The New York Times
February 14, 2003

Death Toll Rises in Anti-Government Protests in Bolivia


LA PAZ, Bolivia, Feb. 13 The death toll in two days of antigovernment protests in Bolivia mounted to 27 tonight after 9 people, including looters, civilians and a
nurse, were killed in clashes with security forces.

Demonstrators blocked roads and skirmished with soldiers in La Paz as thousands took to the streets across this impoverished nation for union-led marches and a 24-hour
strike to demand that the new president, Gonzalo Sánchez de Lozada, step down.

By early evening, the violence had died down. Thousands of police officers, confined to quarters on Wednesday after a deadly shootout with soldiers, were back on

The clashes are the latest in a series of protests against the policies of the president, one of Washington's allies in the fight against drug trafficking.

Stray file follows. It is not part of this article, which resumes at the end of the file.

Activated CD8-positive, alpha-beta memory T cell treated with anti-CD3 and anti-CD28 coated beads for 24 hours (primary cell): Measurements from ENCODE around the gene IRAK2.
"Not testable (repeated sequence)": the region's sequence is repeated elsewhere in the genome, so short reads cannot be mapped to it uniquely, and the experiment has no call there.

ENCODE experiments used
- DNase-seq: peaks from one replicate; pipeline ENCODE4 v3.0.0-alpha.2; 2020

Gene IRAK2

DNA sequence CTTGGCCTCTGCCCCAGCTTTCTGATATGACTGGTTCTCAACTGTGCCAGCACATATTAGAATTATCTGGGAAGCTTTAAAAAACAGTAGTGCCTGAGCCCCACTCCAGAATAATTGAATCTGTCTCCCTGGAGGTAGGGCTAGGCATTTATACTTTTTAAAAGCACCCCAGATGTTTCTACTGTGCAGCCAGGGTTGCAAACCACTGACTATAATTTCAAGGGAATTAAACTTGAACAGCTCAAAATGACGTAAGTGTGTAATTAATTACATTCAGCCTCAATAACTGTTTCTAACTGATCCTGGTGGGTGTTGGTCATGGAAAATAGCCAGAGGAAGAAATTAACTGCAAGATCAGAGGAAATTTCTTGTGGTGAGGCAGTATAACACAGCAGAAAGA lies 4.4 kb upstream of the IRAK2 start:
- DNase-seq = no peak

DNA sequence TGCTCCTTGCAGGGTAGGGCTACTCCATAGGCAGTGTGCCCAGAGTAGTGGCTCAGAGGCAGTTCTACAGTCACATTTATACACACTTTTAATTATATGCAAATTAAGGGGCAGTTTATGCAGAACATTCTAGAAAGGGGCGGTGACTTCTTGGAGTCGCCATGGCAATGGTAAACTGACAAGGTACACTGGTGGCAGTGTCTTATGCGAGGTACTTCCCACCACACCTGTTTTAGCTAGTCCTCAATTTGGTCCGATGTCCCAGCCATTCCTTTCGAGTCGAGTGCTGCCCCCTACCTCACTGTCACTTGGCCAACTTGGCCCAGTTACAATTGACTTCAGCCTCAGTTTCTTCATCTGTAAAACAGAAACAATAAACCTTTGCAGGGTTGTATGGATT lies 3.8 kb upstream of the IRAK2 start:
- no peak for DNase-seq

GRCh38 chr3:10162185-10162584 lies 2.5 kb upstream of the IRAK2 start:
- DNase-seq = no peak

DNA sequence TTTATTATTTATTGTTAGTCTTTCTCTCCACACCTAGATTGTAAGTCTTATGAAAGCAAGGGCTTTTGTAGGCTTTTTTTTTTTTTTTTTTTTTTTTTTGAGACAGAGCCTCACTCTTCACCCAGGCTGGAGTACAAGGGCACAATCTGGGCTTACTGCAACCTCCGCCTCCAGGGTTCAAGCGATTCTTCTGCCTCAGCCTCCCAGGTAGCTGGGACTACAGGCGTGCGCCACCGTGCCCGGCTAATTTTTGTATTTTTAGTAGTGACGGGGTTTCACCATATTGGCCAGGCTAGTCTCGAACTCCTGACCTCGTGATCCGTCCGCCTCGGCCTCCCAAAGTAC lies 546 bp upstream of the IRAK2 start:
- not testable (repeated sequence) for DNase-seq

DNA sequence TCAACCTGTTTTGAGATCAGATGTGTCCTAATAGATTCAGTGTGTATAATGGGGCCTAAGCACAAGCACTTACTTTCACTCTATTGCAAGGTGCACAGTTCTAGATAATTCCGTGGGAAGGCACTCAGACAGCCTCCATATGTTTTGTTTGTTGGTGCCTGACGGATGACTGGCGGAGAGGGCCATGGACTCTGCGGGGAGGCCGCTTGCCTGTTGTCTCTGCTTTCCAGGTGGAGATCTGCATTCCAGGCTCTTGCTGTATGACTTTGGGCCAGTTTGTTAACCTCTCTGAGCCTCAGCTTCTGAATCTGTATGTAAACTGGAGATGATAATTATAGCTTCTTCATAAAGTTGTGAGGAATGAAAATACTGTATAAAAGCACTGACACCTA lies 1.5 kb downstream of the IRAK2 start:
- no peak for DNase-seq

In Washington, a White House spokesman said President Bush was deeply concerned about the violence and reaffirmed his strong support for the embattled Bolivian

The deputy presidency and social development ministry buildings were left gutted after protesters marauded through the city center Wednesday night, setting public
buildings on fire.

Hospital officials confirmed that four suspected looters were shot dead in the city of El Alto near La Paz. Soldiers opened fire on crowds raiding a local government
building, customs warehouse and dozens of small shops, a journalist at a local newspaper said.

The government said a 21-year-old nurse was shot dead as she tended the wounded in central La Paz. Four other civilians, including a farmer, were shot dead in protests
in the Chapare region, where the government is trying to stamp out illegal coca crops.

Those deaths followed 18 confirmed by the government on Wednesday when soldiers fired on police officers after tear gas canisters were fired at them. Dozens more
people were injured.

Mr. Sánchez de Lozada, who has ignored calls to resign, tried to calm the crowds on Wednesday by discarding hated new income tax measures intended to cut the
country's budget deficit and qualify for aid from the International Monetary Fund.